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Monday, November 1, 2010

Can the use of the word "boy" by a white supervisor addressing a black employee in a work situation be deemed an act of discrimination?

The 11th circuit says no.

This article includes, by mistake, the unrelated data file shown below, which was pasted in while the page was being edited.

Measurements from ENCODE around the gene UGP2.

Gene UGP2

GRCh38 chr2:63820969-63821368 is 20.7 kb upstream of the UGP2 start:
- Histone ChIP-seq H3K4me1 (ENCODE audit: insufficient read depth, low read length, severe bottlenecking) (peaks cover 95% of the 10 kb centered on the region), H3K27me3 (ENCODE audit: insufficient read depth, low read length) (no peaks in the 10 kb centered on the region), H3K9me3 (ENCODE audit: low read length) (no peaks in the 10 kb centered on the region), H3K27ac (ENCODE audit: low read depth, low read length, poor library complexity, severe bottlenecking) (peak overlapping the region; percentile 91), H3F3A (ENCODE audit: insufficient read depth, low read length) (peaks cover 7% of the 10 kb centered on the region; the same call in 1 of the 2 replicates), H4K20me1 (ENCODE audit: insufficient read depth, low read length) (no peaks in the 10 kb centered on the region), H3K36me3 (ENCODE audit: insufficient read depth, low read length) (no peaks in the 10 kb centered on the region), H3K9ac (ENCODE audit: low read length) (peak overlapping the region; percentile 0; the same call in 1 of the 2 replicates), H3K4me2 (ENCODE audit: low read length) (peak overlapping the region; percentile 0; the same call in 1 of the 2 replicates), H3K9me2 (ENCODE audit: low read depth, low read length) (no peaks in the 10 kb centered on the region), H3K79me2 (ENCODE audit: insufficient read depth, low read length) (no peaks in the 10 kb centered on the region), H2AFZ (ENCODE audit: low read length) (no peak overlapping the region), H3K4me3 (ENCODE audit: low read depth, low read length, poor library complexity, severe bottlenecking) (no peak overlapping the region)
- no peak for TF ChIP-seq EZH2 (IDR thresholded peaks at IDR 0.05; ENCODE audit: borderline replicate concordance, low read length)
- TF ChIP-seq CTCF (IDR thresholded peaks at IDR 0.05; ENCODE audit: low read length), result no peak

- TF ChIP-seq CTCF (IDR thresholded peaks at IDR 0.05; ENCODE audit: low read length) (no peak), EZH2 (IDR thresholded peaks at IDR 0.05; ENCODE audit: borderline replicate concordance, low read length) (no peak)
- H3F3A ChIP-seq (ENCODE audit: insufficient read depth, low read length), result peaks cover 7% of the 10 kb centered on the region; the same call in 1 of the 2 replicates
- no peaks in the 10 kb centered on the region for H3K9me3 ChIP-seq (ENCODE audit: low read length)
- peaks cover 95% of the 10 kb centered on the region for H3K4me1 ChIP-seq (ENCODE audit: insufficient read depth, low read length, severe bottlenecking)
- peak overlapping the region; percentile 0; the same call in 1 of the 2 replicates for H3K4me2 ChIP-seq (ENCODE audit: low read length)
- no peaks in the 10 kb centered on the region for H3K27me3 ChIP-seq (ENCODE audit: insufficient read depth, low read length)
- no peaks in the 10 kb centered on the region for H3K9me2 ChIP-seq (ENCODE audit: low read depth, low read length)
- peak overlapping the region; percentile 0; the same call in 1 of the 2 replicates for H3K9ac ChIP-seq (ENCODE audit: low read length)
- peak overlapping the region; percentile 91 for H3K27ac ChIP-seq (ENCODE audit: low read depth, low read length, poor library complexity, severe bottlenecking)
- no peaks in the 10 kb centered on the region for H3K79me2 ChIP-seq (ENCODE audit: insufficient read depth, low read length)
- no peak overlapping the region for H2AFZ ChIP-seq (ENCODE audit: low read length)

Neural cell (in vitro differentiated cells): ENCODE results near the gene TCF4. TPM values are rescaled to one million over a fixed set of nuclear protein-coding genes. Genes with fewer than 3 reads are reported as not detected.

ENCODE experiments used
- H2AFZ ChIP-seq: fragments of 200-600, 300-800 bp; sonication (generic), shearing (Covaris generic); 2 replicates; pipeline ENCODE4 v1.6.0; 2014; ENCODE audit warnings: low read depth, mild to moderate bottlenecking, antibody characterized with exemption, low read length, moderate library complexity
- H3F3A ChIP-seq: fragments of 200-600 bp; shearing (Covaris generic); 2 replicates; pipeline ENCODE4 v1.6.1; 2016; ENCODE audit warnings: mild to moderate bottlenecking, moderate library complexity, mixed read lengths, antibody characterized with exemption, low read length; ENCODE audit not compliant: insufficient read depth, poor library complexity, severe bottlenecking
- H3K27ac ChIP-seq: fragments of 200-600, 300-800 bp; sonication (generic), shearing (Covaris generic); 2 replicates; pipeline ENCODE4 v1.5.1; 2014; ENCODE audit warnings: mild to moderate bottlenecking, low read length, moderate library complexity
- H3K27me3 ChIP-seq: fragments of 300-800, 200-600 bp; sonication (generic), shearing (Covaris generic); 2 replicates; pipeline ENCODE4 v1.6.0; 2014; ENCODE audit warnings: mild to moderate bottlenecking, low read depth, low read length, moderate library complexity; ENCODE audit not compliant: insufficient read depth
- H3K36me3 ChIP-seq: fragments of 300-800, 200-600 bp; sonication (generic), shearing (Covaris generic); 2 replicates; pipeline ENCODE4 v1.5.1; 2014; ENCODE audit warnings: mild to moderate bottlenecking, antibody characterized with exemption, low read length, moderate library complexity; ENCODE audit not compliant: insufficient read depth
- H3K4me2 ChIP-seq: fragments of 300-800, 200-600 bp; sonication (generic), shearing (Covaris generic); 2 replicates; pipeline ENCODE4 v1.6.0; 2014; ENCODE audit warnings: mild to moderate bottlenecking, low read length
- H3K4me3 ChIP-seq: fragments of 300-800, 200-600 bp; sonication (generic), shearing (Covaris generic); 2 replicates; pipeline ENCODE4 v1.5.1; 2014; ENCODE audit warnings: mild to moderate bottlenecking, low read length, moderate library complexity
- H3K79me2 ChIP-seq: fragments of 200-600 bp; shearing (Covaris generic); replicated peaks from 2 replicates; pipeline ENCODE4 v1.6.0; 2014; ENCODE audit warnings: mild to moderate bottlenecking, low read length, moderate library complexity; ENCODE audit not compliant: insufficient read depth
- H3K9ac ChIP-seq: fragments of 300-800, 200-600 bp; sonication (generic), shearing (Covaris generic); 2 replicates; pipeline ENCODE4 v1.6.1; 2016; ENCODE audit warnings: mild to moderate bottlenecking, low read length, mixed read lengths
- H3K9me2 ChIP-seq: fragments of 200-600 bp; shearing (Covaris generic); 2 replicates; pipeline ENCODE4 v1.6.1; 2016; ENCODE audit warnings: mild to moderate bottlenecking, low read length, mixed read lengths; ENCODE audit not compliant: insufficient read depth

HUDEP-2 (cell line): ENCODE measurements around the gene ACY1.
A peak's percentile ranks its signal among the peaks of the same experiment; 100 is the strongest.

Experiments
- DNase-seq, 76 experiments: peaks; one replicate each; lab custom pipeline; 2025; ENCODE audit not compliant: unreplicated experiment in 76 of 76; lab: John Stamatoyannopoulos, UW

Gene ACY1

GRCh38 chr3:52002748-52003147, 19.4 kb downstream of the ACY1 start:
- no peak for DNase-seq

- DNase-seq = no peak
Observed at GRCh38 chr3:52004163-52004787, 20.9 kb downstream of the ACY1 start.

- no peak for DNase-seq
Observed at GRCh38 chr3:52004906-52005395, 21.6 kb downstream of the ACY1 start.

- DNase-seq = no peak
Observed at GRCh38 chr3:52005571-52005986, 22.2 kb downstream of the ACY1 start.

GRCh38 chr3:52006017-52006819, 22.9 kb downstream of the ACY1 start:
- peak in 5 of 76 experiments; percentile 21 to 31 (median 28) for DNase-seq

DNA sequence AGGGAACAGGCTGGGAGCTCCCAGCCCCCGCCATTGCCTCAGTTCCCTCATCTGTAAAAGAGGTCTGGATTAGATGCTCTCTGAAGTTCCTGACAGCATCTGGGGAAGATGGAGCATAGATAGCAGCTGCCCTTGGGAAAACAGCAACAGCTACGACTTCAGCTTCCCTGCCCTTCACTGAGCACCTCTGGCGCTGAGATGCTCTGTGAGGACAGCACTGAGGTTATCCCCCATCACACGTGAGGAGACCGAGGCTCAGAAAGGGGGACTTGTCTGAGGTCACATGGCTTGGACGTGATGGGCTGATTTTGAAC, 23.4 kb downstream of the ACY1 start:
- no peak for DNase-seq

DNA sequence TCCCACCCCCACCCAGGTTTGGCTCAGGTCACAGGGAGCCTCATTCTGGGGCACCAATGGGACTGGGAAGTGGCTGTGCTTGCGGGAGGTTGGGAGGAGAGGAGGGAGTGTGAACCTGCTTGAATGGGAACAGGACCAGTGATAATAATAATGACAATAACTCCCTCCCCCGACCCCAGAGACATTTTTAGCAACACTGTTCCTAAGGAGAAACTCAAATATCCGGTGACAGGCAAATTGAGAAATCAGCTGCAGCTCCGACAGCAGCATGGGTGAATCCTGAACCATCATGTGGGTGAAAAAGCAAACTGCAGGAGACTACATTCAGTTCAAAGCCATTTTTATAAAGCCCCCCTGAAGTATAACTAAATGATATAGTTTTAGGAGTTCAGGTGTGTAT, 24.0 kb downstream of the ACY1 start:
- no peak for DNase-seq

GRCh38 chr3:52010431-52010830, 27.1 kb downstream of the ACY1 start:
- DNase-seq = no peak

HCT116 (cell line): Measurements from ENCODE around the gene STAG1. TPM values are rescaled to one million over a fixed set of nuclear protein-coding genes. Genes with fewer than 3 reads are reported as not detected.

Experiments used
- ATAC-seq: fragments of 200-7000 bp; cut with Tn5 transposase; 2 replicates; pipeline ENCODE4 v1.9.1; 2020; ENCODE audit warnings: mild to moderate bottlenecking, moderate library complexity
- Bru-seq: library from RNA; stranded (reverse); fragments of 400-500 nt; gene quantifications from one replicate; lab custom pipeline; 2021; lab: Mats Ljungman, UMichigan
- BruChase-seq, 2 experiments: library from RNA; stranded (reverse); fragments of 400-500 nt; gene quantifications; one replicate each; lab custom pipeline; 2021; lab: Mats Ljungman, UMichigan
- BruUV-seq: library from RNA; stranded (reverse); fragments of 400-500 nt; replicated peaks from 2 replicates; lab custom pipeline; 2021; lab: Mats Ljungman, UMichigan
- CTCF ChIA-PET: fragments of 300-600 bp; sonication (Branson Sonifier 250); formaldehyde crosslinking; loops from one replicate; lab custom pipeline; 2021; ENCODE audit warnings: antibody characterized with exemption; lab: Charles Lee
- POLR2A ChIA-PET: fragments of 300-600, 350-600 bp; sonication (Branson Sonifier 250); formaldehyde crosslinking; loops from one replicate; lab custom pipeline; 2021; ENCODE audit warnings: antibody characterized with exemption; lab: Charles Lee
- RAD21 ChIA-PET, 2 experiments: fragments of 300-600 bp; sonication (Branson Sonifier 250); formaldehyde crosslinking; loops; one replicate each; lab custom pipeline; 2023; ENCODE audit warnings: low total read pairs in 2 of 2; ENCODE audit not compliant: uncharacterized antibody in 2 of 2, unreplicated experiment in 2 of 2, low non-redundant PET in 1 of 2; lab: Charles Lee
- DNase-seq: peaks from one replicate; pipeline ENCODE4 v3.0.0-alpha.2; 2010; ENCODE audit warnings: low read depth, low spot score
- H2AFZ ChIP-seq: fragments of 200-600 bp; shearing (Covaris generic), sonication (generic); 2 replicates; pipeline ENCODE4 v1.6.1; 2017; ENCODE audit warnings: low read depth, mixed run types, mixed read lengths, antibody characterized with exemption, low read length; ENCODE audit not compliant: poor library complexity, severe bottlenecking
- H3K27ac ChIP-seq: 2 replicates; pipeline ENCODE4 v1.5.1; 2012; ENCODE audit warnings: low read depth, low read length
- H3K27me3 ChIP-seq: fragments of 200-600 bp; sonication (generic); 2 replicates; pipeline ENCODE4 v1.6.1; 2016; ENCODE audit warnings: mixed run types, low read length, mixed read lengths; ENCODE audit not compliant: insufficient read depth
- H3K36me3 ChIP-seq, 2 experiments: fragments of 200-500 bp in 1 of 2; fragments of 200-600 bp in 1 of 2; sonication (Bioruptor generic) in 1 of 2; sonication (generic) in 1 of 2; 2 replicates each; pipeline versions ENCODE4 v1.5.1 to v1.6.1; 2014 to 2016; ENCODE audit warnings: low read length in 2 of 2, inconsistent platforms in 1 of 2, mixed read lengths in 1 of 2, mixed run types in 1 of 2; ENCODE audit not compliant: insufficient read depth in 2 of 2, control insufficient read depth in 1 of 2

2006 PJP Fellow Bill Rankin, writing in the Atlanta Journal-Constitution examines an interesting case that was recently heard by the 11th Circuit Court of Appeals in Atlanta. The suit was brought by John Hithon, a worker at the Tyson's chicken processing plant in Gadsden, Alabama, who claimed that his supervisor had addressed him as "boy," a term with historical racial overtones recalling the relationship between master and slave. Indeed, the trial court twice awarded Hithon damages on his claim that such slurs represented the racism that led to his being passed over for promotion. But in both cases, the circuit court overturned the decision, most recently when a three judge panel heard the case and dismissed it in Tyson's favor. As Rankin reports, now a distinguished group of civil rights pioneers -- including former Atlanta mayor Andrew Young, Rev. Fred Shuttlesworth (co-founder of the Southern Christian leadership Council) and former SCLC president Rev, Joseph Lowery -- is asking the 11th Circuit to reconsider the case en banc; that is, as a twelve-judge panel including all of the judges of the 11th circuit.

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